Lean Healthcare Means Having the Right Staffing Levels for Safety, Quality, and the Best Care

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I was prompted today to think about an excerpt from my book Lean Hospitals: Improving Quality, Patient Safety, and Employee Engagement:


“In many hospital settings, staffing levels are set by benchmarking data, rules of thumb, habit, or financial constraints. Ideally, staffing levels should be based on actual workloads, driven by patient demand, and the standardized work that suggests the pace at which people can work without jeopardizing quality or safety. It would also be ideal to ensure that employees are not always 100% busy, as some slack time is helpful to account for variations in workload and to allow time for continuous improvement.”


By “many,” I could have maybe gone with “most”? Let's leave it at “many.”

I probably should have written more directly, saying “Don't try to ensure that employees are always 100% busy…” as some slack time is REQUIRED to… it's necessary, not a nice to have, if you want safety, quality, and flow.

Question for the readers:

Who is getting closest in healthcare to “staffing to demand” on a daily and hourly basis, making sure that there are ENOUGH staff members (and the right staff members) in place to be able to do the right work the right way — safe, high quality, caring care that minimizes delays — without overburdening staff??

Does that exist anywhere? I'd love to hear about it. Please leave a comment on this post. Or join the discussion about this topic on LinkedIn.

Another point… staffing to demand doesn't mean “flexing” — or sending staff home early when volumes are low. I'd argue that sending people home isn't a Lean practice at all. That's not what Toyota does. Here's another blog post on that.

We need to focus on the needs of patients and the needs of staff — that will then drive better results for the organization, especially if we are focused on long-term decision making, as Point #1 of The Toyota Way states:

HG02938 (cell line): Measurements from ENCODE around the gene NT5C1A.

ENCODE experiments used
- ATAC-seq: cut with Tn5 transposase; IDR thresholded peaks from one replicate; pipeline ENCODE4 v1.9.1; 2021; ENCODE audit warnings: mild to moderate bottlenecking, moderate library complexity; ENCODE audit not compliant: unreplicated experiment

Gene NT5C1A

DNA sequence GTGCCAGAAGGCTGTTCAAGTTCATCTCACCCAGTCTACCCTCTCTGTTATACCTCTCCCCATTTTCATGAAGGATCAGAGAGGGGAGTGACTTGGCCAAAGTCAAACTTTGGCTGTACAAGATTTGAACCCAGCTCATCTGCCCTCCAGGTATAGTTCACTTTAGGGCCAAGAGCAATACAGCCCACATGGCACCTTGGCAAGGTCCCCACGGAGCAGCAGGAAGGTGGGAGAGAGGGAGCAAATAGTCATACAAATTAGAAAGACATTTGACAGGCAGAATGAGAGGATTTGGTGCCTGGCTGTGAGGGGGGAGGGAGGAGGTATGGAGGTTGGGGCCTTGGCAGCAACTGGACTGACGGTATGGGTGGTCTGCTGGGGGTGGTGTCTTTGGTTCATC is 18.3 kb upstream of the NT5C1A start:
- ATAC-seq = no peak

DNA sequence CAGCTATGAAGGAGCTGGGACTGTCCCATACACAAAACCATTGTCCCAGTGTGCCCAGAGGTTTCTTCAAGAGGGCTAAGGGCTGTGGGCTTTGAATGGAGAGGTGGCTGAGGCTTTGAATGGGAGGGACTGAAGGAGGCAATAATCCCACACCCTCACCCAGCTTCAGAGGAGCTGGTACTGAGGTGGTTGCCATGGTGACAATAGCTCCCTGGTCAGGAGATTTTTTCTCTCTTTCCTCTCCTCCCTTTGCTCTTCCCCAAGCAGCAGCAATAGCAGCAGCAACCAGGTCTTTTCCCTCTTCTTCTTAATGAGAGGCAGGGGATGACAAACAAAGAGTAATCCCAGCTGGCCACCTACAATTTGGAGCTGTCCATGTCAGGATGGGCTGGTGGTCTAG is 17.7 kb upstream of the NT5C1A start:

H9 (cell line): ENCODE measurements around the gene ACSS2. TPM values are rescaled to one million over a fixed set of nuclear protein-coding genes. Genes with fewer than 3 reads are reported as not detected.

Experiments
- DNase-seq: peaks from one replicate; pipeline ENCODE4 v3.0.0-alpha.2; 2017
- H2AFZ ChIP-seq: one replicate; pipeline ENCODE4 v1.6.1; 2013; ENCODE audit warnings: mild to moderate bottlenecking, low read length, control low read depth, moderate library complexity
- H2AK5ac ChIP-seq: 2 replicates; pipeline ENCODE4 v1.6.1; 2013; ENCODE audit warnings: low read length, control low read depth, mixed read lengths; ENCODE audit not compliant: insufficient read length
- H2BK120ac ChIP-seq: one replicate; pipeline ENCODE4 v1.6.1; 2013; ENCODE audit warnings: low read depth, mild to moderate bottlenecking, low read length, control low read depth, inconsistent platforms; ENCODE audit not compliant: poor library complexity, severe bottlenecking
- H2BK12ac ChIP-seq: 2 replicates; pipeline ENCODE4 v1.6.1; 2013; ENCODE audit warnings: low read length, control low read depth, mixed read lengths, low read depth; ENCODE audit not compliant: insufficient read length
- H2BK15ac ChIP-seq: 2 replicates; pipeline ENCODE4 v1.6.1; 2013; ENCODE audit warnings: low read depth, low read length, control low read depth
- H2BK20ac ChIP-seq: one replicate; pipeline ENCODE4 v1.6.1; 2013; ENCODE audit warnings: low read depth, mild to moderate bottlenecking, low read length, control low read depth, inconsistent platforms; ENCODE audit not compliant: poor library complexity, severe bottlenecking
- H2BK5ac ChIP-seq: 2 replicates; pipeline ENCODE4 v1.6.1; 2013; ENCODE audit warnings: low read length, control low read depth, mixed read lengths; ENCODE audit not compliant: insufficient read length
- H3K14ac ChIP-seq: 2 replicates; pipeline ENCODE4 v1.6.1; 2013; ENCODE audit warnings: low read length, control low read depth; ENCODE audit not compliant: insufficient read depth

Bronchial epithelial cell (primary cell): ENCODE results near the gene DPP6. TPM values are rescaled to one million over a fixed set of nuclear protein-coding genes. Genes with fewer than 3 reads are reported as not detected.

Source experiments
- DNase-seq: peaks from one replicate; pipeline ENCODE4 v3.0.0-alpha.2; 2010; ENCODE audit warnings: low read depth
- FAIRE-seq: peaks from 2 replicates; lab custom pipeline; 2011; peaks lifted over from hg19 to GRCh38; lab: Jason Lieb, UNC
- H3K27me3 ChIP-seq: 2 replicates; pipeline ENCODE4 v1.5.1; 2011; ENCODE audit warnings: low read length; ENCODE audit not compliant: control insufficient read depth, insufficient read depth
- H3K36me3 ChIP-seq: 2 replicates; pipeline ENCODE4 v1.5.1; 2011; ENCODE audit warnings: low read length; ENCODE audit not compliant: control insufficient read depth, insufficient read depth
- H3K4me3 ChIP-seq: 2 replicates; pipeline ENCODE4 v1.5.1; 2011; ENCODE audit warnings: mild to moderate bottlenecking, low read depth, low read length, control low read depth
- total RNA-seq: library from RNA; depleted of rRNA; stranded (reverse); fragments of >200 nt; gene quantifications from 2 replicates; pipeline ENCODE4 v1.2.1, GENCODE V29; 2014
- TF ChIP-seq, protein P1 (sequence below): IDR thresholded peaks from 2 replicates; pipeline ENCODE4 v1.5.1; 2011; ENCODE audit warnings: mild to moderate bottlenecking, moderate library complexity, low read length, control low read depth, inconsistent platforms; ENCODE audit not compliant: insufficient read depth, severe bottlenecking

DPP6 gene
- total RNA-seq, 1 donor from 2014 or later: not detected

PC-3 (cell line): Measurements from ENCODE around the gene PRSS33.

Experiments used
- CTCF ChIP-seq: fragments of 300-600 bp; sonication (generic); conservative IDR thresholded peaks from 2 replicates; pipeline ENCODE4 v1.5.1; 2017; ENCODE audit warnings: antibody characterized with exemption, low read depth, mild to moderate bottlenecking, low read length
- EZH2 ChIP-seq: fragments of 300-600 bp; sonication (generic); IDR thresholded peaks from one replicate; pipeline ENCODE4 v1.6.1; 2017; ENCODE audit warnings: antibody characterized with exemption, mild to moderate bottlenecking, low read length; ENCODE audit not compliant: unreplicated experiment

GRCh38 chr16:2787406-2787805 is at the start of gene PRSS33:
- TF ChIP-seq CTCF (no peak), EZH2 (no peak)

“Base your management decisions on a long-term philosophy, even at the expense of short-term financial goals.”

How many healthcare organizations are doing that? How many are still driven by annual financial targets, quarterly targets, and daily productivity targets?

The long-term philosophy would drive us to use slack time in the day to work on continuous improvement instead of sending staff home early in the name of cost cutting. Continuous improvement (and using “non-productive” time for improvement) would be our daily practice if the statement “patient safety is always our top priority” were to be true.

A Longer Book Excerpt

Here is the rest of that section from my book on staffing levels being driven by patient needs:

Takt is a German word that should be familiar to readers who are musicians as it signifies a pace or tempo, as in a piece of music. Takt is a Lean term for expressing the pace of customer demand for a value stream or a process. An auto assembly factory might have a takt of 50 seconds, meaning a customer buys a car every 50 seconds during the hours the factory is running. Takt is calculated as the number of available working hours (or minutes or seconds) divided by the customer demand.

In healthcare settings, applications of takt can be difficult to find or can be more complex than in manufacturing. While a car factory can have a level-loaded production rate for a month, based on average takt, a hospital must do work in response to patient demand that varies each hour and each day, as hospitals cannot level their work and build a parking lot full of cars to sell later. That said, there are some cases for which takt is useful in understanding our workload to drive staffing decisions.

For example, a hospital laboratory might need to draw 360 patient specimens in a four-hour window each morning. Takt is then 14,400 seconds divided by 360 specimens, or 40 seconds per specimen. As we develop standardized work (having eliminated some waste from the process as we do so), we might learn that it takes a phlebotomist (at longest) eight minutes to properly draw a specimen and then walk to the next patient. One person drawing a specimen every 480 seconds cannot meet the patient demand of a specimen every 40 seconds.

Simple math tells us we would need a minimum of 480/40 or 12 phlebotomists to meet takt. Practically speaking, we would want 13 or 14 to account for variation in the time it takes to draw specimens. In this case, and in other settings, we would likely have different takt time and different staffing requirements throughout the day and throughout the week.

We should do our best to use data to match staffing to demand, out of respect for our patients and for our employees.”

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